The subject of police brutality includes framing people and false arrest.
My name is Steve Moore; I retired from the Federal Bureau of Investigation (FBI) in 2008 after 25 years as a Special Agent and Supervisory Special Agent. My entire investigative experience was in the investigation and prosecution of violent crime, from murder to mass-murder and terrorism. In my last such assignment, I was the Supervisor of the Al Qaeda Investigations squad, following which I ran the FBI’s Los Angeles-based “Extra-Territorial Squad”, which was tasked with responding to any acts of terrorism against the United States in Asia and Pakistan. I have investigated murders throughout the United States and the world.
I do not know Amanda Knox. I have never met or spoken with anybody in the Knox or Mellas families. In my 25 years in the FBI, I had come to believe that if you were arrested, you were probably guilty. I never had a person I took to trial who wasn’t convicted. I was especially tired of guilty persons claiming their innocence.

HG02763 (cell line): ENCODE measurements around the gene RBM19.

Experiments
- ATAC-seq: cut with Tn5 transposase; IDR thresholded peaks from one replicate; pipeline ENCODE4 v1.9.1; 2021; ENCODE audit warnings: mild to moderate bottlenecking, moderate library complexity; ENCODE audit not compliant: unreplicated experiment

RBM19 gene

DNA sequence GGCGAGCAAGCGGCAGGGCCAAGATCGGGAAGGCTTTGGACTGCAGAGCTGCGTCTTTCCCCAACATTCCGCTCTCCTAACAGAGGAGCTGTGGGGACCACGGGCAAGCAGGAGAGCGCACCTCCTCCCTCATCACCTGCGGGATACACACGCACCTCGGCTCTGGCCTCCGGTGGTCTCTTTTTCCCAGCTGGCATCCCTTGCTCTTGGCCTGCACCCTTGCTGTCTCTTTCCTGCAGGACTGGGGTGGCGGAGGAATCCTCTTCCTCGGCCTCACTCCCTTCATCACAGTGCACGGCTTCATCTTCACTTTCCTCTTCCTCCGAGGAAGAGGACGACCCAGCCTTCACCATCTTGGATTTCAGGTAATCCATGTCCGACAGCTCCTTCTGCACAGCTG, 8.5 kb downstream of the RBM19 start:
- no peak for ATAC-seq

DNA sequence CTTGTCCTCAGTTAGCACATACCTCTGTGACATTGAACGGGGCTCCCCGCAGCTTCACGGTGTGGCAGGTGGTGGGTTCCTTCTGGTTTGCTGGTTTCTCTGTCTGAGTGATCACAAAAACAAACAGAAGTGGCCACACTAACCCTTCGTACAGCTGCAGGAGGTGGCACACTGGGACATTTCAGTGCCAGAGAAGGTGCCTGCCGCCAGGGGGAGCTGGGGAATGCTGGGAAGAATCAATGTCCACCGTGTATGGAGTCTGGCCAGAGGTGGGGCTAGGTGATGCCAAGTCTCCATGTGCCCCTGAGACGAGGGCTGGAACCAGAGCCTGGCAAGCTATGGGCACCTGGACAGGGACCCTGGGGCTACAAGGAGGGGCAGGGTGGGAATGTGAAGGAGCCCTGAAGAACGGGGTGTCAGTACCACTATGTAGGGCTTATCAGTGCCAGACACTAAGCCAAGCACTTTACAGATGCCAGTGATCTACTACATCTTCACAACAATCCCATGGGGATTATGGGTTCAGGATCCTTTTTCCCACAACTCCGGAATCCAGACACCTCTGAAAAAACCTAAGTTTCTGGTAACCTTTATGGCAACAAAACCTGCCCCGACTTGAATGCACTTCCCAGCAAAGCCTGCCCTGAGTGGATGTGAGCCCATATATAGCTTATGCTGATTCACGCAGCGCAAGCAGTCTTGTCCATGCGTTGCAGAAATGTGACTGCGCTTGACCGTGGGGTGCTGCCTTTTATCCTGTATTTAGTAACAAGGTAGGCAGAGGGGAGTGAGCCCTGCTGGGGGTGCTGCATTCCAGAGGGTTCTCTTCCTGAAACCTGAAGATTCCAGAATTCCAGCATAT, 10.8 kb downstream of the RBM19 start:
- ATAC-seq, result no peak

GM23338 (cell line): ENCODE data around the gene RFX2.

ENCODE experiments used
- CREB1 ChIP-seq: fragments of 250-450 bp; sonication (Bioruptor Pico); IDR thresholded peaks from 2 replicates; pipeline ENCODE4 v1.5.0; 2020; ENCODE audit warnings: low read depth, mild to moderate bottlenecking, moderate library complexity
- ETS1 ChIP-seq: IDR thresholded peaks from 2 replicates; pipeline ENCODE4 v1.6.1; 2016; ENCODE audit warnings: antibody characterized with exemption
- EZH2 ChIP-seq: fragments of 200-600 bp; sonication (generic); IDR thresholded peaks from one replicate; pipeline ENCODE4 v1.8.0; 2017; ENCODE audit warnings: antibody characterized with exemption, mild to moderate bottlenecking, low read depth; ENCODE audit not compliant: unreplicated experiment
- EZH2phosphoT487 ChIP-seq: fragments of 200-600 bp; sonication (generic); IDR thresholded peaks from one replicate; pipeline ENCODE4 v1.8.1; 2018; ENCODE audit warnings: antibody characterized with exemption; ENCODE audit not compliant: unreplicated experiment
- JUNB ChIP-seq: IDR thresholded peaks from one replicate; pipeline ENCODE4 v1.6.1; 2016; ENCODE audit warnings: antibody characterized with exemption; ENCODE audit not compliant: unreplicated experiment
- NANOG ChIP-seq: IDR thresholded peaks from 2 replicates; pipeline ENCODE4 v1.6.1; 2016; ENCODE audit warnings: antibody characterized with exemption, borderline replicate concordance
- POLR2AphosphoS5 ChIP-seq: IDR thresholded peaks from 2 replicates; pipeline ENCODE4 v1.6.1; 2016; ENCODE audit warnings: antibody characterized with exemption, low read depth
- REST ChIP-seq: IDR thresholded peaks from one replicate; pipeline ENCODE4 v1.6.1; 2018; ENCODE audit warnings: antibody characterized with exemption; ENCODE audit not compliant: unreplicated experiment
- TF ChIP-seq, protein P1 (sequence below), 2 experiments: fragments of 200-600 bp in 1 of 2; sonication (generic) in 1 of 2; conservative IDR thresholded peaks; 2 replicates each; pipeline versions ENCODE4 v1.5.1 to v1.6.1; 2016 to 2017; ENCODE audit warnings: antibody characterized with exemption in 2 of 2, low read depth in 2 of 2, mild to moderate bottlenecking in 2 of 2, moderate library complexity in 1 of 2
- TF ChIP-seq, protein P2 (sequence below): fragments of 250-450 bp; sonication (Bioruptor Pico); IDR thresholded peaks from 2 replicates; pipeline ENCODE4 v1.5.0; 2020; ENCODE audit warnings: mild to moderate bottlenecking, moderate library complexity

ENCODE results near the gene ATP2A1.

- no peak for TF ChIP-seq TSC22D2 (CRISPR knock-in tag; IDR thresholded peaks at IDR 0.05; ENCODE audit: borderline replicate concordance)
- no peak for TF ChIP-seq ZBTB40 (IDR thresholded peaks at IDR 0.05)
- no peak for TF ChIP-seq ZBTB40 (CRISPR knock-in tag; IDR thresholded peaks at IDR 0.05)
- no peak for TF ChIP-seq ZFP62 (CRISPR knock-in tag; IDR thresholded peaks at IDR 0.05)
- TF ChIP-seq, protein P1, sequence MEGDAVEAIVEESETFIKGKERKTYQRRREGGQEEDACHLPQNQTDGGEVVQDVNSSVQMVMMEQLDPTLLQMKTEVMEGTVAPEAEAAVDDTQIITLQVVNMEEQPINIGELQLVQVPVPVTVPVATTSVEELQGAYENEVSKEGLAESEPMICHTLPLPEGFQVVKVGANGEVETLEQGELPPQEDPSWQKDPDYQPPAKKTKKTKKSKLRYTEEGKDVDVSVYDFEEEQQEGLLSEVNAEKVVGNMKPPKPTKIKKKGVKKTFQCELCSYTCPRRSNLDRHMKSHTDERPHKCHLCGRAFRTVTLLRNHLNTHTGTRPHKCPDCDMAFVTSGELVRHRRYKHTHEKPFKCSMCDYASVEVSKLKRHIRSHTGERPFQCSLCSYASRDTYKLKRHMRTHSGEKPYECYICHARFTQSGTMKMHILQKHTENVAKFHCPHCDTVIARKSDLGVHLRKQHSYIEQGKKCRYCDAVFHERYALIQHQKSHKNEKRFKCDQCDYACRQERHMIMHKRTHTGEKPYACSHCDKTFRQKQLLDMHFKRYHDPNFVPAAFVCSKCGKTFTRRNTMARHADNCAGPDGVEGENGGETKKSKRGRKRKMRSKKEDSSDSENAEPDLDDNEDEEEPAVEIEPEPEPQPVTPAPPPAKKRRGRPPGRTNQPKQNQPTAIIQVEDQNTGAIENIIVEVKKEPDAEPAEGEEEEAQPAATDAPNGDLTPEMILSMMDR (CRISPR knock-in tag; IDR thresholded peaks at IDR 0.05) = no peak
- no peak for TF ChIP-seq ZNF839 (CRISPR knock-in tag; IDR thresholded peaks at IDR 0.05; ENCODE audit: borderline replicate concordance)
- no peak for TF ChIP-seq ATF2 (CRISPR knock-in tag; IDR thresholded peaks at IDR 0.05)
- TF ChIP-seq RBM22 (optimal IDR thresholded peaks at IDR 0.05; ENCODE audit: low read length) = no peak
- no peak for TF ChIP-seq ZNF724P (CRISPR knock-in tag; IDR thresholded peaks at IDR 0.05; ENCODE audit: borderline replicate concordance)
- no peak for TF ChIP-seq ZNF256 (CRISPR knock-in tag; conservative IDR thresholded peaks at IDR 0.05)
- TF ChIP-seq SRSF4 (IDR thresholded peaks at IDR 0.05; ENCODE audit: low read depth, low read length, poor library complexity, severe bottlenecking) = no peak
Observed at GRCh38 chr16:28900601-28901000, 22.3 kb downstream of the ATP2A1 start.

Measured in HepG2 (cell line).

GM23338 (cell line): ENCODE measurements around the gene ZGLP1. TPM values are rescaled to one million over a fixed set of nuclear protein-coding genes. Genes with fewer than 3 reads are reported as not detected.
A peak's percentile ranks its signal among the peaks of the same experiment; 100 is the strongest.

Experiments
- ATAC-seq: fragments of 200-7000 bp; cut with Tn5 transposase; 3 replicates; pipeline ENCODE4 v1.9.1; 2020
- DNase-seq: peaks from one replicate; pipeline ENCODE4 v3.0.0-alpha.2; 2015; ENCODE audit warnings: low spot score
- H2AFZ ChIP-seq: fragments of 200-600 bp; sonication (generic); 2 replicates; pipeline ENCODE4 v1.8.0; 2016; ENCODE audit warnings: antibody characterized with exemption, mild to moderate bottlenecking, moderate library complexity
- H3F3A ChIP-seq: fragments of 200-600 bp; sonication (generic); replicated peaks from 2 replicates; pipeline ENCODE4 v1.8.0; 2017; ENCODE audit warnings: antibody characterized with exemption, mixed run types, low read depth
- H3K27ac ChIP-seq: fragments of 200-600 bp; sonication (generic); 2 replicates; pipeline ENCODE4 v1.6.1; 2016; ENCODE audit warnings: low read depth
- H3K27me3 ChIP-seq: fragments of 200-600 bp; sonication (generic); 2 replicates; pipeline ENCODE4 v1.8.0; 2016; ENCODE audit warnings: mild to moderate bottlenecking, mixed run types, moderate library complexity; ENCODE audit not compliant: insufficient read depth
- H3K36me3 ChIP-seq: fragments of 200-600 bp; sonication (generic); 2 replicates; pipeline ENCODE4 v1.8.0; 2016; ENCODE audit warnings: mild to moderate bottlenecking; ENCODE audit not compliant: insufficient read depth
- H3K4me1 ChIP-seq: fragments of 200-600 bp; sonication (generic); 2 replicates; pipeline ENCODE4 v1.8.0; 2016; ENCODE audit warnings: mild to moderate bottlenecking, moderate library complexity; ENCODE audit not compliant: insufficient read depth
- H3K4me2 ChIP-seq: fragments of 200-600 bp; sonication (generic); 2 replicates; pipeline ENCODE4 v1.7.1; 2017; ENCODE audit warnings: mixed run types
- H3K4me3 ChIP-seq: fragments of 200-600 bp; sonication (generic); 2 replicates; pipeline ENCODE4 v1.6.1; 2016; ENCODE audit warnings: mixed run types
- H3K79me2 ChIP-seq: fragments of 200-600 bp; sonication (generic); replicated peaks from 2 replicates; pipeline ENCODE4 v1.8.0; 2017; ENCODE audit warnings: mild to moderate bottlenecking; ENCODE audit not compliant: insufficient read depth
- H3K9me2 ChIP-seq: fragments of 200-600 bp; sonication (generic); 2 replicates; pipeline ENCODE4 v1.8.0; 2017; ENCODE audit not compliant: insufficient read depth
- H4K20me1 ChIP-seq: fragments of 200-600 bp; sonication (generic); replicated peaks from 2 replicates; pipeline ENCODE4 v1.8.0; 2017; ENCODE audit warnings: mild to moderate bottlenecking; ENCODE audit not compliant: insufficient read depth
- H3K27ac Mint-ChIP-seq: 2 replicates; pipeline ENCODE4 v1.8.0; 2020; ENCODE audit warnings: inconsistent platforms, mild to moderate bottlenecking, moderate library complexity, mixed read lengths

I had heard snippets about the Knox case from the news, and believed that Amanda Knox and Raffaele Sollecito were certainly guilty. But then I began to hear statements from the press that contradicted known facts. Wanting to resolve the conflicts, I looked into the case out of curiosity. The more I looked, the more I was troubled by what I found. So I looked deeper, and I ended up examining every bit of information I could find (and there’s a lot of it). The more I investigated, the more I realized that Amanda Knox and Raffaele Sollecito could not have had anything to do with the murder of Meredith Kercher. Moreover, one reason that they were falsely convicted was that every rule of good investigation was violated.
There are a growing numerer of web sites and blogs on this subject. Many, myself included, have the same convictions as the FBI agent quoted above.
Above: Amanda Knox as a child.